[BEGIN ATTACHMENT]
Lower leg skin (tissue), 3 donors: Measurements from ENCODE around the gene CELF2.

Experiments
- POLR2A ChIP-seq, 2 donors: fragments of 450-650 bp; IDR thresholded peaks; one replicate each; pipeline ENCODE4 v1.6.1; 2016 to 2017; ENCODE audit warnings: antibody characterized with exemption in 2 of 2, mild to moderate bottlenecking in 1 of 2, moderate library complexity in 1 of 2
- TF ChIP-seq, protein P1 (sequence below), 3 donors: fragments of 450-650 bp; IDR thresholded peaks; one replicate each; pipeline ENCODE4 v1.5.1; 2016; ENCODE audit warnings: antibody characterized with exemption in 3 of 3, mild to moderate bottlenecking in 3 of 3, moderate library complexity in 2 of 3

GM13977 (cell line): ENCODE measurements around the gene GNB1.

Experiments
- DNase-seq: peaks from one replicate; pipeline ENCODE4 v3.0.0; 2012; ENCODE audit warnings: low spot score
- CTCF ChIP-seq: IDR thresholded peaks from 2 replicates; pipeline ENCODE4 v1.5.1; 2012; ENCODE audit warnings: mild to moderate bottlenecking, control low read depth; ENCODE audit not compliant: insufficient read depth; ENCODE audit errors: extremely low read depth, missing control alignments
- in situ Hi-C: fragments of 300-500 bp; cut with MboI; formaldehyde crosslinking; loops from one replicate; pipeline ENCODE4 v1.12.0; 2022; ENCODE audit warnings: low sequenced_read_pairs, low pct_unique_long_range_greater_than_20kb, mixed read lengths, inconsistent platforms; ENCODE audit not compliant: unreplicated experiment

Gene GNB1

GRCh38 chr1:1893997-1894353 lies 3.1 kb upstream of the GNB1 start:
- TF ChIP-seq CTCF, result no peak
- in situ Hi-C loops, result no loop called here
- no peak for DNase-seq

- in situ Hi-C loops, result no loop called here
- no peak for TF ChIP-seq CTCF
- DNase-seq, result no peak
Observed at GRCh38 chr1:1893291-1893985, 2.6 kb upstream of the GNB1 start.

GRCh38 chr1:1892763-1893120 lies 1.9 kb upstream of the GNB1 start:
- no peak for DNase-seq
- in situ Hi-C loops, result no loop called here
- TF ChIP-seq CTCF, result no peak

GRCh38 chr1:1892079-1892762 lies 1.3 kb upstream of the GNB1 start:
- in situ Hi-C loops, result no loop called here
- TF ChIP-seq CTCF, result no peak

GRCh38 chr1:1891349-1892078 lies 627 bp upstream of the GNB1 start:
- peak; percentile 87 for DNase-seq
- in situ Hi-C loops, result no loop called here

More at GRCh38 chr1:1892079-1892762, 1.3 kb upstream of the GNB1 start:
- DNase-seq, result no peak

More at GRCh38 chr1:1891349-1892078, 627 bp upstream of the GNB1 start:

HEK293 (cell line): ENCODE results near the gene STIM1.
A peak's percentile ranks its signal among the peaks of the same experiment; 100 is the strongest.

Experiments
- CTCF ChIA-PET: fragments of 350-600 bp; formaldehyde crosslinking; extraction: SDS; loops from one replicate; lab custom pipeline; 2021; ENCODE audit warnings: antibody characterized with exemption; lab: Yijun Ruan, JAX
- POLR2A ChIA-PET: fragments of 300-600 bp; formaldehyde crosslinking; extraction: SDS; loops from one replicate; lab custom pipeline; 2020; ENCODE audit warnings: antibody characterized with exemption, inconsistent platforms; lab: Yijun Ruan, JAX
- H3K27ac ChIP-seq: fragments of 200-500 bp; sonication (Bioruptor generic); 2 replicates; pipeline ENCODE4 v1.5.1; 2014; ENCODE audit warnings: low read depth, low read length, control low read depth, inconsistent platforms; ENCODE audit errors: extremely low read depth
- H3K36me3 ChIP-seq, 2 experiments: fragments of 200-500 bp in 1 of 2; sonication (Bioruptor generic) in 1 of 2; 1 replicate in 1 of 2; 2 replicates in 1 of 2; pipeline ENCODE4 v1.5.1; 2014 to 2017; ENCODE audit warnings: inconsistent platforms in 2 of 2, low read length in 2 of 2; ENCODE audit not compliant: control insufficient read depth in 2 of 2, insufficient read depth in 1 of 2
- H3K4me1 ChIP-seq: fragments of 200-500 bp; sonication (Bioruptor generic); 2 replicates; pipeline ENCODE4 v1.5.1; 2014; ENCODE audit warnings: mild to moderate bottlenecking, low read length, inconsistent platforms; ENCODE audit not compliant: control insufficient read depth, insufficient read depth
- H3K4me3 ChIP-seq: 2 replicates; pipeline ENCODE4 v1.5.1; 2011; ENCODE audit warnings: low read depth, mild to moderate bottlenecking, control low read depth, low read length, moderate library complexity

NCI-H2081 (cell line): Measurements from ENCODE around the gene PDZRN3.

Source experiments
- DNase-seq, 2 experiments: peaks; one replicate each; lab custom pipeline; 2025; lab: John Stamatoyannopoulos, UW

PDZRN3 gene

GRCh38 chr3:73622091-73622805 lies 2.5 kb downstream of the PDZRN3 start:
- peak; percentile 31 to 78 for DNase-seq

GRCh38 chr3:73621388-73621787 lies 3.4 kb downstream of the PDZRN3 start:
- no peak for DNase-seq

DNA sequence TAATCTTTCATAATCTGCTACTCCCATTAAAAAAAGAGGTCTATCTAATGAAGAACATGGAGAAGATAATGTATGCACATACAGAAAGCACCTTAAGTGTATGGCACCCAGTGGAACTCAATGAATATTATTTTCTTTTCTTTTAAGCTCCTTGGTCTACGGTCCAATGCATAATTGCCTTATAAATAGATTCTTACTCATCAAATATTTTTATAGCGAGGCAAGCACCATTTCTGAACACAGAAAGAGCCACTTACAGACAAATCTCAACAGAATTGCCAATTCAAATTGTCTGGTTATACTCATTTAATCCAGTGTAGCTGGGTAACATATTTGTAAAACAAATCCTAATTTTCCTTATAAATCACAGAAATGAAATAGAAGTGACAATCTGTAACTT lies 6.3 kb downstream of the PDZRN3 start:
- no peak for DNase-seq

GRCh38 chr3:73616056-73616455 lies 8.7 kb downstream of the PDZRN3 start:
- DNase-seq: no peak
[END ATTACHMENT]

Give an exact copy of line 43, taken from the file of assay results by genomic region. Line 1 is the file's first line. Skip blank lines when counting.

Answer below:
- DNase-seq, 2 experiments: peaks; one replicate each; lab custom pipeline; 2025; lab: John Stamatoyannopoulos, UW